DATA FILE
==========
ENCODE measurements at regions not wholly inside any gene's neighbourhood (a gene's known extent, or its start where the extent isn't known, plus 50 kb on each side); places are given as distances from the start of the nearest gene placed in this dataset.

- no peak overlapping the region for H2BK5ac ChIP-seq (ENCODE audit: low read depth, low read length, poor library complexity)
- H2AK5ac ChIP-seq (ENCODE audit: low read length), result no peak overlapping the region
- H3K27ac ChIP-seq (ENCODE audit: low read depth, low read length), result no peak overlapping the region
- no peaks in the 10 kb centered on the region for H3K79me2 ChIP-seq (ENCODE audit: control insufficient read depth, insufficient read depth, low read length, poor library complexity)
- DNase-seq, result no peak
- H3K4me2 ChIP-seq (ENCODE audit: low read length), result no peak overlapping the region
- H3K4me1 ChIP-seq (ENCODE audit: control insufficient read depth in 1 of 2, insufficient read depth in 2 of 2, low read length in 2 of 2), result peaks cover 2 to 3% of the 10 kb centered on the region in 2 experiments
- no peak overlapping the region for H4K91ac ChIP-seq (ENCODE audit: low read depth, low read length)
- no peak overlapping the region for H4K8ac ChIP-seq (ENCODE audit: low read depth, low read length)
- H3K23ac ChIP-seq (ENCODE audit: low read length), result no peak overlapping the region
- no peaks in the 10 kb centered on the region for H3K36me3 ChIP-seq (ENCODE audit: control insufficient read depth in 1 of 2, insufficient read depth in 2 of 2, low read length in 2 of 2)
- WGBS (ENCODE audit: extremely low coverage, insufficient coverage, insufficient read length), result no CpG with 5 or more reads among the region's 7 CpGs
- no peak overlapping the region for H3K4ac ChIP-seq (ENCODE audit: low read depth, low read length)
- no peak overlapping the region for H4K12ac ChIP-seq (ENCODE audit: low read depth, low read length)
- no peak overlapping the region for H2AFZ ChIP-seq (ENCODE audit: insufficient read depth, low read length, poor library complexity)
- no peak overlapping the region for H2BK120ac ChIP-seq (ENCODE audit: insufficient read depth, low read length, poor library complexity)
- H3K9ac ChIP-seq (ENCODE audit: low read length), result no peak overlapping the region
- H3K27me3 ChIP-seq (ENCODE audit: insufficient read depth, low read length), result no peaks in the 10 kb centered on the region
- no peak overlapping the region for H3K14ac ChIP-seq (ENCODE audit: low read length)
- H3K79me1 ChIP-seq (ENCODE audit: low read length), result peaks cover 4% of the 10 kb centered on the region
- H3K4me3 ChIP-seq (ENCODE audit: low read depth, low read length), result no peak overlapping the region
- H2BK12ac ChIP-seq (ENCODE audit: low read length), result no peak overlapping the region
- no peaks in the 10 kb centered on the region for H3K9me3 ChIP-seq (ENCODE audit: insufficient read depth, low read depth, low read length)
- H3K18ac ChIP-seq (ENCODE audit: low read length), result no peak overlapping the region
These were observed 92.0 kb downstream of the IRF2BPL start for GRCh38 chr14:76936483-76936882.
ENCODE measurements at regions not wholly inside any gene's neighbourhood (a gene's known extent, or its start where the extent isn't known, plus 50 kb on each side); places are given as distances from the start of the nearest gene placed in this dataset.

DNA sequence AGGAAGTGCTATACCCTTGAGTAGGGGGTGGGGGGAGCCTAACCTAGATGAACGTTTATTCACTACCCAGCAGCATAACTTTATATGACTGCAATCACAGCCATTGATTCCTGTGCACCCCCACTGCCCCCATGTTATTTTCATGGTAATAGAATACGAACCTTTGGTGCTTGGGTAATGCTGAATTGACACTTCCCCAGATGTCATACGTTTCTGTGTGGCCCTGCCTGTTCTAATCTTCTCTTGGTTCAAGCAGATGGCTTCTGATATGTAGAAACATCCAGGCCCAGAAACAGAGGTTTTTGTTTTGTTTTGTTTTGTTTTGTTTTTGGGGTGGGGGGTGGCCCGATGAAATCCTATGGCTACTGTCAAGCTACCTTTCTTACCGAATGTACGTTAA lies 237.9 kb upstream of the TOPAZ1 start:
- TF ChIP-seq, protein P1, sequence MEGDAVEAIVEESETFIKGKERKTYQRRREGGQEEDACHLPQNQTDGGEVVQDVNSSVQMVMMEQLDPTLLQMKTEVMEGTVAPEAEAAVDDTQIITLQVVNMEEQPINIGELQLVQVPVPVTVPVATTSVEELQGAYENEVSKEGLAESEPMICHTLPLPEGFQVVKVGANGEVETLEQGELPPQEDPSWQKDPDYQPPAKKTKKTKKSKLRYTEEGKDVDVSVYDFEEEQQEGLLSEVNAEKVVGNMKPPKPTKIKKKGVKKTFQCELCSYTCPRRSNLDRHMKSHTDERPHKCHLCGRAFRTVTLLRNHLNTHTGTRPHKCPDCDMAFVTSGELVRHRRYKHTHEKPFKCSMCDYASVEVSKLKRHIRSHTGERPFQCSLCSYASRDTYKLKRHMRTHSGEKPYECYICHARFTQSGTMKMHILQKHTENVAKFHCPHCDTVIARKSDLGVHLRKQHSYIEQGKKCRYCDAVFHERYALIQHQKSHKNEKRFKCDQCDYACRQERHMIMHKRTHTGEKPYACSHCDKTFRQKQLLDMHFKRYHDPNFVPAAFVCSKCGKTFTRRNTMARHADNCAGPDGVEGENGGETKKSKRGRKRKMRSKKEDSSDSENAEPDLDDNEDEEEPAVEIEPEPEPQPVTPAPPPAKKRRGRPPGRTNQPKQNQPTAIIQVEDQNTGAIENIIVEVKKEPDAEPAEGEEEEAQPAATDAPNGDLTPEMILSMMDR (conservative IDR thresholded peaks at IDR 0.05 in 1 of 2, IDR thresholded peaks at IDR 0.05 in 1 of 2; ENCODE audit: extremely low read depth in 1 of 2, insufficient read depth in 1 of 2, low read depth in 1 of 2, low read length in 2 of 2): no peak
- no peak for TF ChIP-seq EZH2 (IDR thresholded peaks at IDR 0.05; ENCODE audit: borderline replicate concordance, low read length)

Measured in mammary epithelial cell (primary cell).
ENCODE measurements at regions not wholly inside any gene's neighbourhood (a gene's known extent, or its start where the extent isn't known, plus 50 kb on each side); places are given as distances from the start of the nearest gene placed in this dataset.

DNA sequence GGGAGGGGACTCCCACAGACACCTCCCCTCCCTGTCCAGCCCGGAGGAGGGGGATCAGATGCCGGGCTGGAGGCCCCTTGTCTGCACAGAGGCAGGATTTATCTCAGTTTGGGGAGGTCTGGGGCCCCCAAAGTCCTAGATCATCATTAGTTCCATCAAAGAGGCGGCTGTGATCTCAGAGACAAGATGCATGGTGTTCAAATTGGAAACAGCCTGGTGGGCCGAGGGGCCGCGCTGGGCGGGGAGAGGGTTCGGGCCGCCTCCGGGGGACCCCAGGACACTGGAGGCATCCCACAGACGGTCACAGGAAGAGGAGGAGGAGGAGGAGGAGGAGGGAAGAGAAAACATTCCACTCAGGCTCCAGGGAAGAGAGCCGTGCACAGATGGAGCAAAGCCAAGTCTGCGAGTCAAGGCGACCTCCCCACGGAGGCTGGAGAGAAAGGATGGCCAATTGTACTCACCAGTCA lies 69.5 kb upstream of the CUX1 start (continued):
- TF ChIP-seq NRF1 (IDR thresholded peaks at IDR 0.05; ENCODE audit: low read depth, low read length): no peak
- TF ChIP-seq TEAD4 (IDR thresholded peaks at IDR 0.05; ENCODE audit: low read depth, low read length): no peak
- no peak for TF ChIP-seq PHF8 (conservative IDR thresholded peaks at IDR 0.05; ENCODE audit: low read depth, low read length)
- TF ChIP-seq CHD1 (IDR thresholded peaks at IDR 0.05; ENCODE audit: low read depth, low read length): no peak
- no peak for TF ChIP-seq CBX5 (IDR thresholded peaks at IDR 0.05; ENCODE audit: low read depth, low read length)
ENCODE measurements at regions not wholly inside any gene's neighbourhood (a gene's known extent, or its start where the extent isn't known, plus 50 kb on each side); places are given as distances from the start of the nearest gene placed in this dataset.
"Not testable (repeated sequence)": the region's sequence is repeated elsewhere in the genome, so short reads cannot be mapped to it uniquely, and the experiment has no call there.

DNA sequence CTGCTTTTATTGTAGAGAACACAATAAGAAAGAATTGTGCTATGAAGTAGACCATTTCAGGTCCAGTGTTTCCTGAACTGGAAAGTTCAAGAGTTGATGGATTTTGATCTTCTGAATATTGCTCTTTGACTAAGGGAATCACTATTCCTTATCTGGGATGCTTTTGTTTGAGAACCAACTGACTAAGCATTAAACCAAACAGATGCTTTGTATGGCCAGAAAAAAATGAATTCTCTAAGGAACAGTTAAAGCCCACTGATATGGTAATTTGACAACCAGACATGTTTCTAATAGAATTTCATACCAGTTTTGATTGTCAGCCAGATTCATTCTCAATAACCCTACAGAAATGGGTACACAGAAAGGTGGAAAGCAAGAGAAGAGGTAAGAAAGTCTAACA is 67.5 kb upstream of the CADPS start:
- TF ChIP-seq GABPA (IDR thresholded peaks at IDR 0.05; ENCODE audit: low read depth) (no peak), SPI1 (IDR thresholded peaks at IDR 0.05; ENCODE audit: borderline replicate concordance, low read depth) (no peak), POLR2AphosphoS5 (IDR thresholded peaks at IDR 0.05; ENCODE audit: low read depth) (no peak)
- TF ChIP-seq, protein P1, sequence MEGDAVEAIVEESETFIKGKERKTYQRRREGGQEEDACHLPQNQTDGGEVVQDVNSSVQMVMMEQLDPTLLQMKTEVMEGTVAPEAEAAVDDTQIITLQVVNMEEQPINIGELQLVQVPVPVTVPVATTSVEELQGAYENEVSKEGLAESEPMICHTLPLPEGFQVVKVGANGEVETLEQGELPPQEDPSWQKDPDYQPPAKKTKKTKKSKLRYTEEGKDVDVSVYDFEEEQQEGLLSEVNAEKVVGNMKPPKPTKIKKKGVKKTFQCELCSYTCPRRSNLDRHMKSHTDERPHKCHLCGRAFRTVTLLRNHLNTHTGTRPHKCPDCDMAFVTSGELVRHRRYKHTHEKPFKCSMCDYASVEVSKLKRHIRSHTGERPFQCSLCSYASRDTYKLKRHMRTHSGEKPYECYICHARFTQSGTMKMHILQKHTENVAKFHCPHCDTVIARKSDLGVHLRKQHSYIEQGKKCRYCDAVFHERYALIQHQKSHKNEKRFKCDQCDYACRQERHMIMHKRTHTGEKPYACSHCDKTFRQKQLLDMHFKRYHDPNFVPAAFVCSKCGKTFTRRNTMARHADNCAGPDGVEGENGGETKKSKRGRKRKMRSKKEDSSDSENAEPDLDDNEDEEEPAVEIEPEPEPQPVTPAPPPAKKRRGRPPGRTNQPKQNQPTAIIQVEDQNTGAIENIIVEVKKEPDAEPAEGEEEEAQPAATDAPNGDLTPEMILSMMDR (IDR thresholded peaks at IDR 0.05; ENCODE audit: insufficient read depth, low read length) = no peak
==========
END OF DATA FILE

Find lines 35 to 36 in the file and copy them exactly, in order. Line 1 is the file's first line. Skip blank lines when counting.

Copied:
- TF ChIP-seq TEAD4 (IDR thresholded peaks at IDR 0.05; ENCODE audit: low read depth, low read length): no peak
- no peak for TF ChIP-seq PHF8 (conservative IDR thresholded peaks at IDR 0.05; ENCODE audit: low read depth, low read length)